Why is it so urgent to avoid old-vs.-young ways of framing this crisis? Because finger-pointing undermines the solidarity we need now—more than ever before in human history—across age, class, and borders. As that Washington Post article points out, “What happens next depends largely on us—our government, politicians, health institutions and, in particular, 328 million inhabitants of this country—all making tiny decisions on an daily basis with outsize consequences for our collective future.” The future of the entire world, that is.
According to the Centers for Disease Control and Prevention (CDC), older people and people with underlying health conditions are about twice as likely to “develop serious outcomes” from the COVID19 coronavirus—get really sick and possibly die—as younger and otherwise healthier people.
One reason is that older immune systems are less able to fight off infections. Lungs also deteriorate, becoming less elastic and resilient over time, and like the seasonal flu, COVID19 is a respiratory virus. And olders are more likely to have underlying conditions—such as heart disease, lung disease and diabetes—that make us more vulnerable to other illnesses and slower to recover.
This doesn’t mean that the day someone turns 65, they’re at higher risk. It also says very little about what any given individual is up against when it comes to getting sick or getting better. Underlying health plays a much bigger role than age does. And while older people do have more health issues, plenty are in excellent health and plenty of young people are immune-suppressed and/or live with chronic disease.
Being old doesn’t make you more likely to spread the virus either, any more than being ethnically Asian does. Yet some people have been avoiding contact with people who “look a bit Chinese.” Hello, racism! Where does ageism enter in? In suggestions, mostly on social media, that since “only old people” have been dying from this coronavirus in significant numbers, the rest of the world needn’t be too worried about it. Even worse, in suggestions of setting an age limit for medical treatment, so it won’t be “wasted” on people less likely to survive. A public health emergency can indeed make it necessary to allocate resources by health status. That’s triage. Allocating resources by age, under any circumstances, is not triage. It is ageism at its most lethal.
In some quarters the AIDS epidemic was considered divine retribution for sinful behavior. Shamefully, many of those most at risk, already marginalized by homophobia and racism, were overlooked and even left to die. Doing the same to those marginalized by ageism—the corrosive belief, at its ugly heart, that to age is to lose value as a human being—is just as reprehensible. It is not ethical, or legal, to allocate resources by race, gender, or sexual orientation. Doing so by age is equally unacceptable. Period.
No one deserves to be sick. Everyone deserves respect and care. Viruses infect everyone. Humans shouldn’t discriminate either. The way we respond to a challenge, especially a fearsome one, shows who we truly are, as individuals and societies. There’s nothing like a global pandemic to prove that we’re all in this together. Let’s act like it, in solidarity across age, race, and borders.
March 17th postscript: Since writing this post, I’ve come to understand that when hospitals get completely overwhelmed, as has happened in Italy and is likely in the US very soon, people on the front lines have to make hideous decisions, very fast, about which of the many people in dire condition are likely to benefit most from getting, say, the only available ventilator. Their job is to save as many lives as possible. Age is way quicker to assess than health status, and advanced age is a clear disadvantage under these circumstances. Boom. Such decisions are tragic, horrible, wrong, and—under these conditions—necessary. I sure don’t envy the people making them. If we didn’t have a government controlled by corporate interests like Big Pharma and insurance companies, and it had invested in decent healthcare for all, supported public hospitals, not fired the scientists trained to deal with outbreaks, gave a damn about the most vulnerable (not just olders but people with disabilities and/or substance abuse problems and/or who are homeless and/or incarcerated) and not ignored the coronavirus threat for months, far fewer people would now be at risk. Capitalism kills.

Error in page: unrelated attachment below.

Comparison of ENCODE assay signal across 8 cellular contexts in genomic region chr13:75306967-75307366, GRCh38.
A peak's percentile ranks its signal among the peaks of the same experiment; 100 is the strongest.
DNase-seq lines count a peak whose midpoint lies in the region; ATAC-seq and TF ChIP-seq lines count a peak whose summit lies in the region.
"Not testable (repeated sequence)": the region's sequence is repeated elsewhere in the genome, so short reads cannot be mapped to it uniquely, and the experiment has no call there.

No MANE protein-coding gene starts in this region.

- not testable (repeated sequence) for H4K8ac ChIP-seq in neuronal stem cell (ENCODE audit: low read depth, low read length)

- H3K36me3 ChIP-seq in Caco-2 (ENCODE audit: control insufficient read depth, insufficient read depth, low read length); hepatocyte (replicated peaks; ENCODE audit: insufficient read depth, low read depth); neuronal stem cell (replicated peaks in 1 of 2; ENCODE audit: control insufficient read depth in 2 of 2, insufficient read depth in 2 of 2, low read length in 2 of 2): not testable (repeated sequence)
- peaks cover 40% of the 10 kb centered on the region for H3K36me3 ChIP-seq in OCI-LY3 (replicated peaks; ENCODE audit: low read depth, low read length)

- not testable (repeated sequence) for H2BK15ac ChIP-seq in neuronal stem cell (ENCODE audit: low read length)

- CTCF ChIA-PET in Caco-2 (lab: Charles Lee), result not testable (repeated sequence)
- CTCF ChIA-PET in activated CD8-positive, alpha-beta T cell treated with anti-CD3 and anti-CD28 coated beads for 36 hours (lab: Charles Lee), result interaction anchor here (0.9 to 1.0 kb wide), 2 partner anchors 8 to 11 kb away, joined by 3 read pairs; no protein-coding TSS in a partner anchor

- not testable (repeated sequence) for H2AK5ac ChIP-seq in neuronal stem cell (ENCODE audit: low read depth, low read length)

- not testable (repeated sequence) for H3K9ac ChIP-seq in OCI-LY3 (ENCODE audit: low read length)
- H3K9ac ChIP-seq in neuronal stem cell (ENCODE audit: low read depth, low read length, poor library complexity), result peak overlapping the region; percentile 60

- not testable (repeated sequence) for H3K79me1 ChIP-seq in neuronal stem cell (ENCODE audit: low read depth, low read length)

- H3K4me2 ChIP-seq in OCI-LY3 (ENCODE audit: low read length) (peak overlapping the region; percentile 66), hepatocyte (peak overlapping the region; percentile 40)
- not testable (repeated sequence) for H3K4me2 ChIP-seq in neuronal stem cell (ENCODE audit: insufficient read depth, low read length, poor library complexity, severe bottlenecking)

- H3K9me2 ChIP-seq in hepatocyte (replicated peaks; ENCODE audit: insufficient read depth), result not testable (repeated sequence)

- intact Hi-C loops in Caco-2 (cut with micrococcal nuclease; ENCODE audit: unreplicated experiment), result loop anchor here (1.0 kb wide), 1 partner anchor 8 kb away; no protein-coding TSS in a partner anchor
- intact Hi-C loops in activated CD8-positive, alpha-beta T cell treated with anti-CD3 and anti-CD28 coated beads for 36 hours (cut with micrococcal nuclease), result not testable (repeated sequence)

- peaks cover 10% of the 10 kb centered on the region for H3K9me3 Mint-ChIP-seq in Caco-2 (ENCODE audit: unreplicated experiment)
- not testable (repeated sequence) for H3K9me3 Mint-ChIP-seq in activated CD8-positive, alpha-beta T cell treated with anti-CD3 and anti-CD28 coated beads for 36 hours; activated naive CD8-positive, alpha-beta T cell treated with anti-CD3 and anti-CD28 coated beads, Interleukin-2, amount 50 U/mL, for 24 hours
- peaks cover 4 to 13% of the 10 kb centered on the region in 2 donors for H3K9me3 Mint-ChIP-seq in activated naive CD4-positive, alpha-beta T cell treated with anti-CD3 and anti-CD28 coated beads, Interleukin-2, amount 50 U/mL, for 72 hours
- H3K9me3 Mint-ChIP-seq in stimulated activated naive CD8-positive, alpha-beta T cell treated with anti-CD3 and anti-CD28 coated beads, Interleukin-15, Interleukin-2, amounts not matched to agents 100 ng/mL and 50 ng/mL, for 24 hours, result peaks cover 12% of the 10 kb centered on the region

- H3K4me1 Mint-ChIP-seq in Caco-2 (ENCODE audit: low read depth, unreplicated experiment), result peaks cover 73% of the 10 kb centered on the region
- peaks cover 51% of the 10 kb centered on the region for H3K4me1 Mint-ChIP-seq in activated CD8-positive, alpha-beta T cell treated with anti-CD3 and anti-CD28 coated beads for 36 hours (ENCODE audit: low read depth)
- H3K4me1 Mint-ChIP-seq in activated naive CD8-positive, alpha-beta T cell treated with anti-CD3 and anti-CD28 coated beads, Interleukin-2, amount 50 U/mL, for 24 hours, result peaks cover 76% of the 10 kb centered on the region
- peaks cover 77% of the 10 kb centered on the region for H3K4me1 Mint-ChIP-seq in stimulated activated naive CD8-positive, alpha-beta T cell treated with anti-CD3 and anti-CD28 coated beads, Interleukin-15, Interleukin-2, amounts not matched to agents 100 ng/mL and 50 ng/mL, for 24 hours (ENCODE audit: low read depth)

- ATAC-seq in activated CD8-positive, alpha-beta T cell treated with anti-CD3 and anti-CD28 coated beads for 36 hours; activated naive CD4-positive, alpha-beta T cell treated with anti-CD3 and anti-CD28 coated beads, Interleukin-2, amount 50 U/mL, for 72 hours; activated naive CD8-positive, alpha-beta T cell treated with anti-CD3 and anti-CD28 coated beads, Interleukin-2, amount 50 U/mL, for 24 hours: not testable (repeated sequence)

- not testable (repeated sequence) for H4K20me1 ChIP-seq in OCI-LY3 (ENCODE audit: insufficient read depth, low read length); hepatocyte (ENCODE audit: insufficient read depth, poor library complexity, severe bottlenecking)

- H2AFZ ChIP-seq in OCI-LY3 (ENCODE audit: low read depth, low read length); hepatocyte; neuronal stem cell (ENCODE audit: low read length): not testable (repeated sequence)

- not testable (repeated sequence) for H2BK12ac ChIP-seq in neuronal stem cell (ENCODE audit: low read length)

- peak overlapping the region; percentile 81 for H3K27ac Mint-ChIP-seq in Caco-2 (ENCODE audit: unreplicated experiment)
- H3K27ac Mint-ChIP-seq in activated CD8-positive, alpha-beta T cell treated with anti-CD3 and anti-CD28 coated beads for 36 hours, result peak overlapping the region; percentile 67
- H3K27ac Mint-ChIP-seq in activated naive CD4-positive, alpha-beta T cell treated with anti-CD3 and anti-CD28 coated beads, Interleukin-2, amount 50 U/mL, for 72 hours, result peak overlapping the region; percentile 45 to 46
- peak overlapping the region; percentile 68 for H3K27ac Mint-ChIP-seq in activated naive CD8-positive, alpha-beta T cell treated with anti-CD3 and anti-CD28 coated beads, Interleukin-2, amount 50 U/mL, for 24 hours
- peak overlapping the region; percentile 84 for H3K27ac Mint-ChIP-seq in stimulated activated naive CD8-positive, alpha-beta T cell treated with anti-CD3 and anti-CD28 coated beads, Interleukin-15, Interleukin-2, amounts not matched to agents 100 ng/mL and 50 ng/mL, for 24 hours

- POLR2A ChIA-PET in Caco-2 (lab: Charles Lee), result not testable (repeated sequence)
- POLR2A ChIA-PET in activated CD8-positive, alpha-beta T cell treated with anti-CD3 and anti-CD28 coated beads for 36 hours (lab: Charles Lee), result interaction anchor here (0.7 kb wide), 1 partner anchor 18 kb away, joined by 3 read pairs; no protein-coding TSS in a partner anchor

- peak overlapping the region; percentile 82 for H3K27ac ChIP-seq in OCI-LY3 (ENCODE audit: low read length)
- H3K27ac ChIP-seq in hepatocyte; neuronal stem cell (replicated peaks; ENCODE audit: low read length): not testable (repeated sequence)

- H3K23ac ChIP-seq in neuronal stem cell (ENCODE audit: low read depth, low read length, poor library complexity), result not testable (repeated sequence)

March 22 postscript: A fascinating and nuanced New York Times article about the ethics of medical rationing, and a terrific GeriPal podcast in which two doctors break this down in the light of the current crisis.
This guest post is by Brittany Denis, PT, DPT, CPT-RES, a physical therapist, movement coach, and educator who empowers clients through the aging process with mindful movement. She inspires all adults to bring a growth mindset to aging. You can find her writing over or contact her over through her website.
“It was then that I saw what had been right in front of me my entire career: that the experiences of older people in our health care system are indicative of how current medical care is broken for all of us,” -Louise Aronson, Elderhood: Redefining Aging, Transforming Medicine, Reimagining Life
The longer I work in healthcare, the more blatant ageism I encounter throughout the system. I’ve had patients who have been told they can’t get stronger because of their age, that they will live in pain forever due to their arthritis, and that they shouldn’t stay active because they might fall. These are all examples of false statements spread by authority figures that cause harm.
And taking it a step further, older adults are discriminated against if they use an assistive device to walk, even by their medical providers. It’s automatically assumed all older adults are hard of hearing, causing people to shout at them. They get called “cute” or are addressed by demeaning names such as “honey” or “sweetie.” Again, all examples of ageist stereotypes being propagated by the very people who should know better.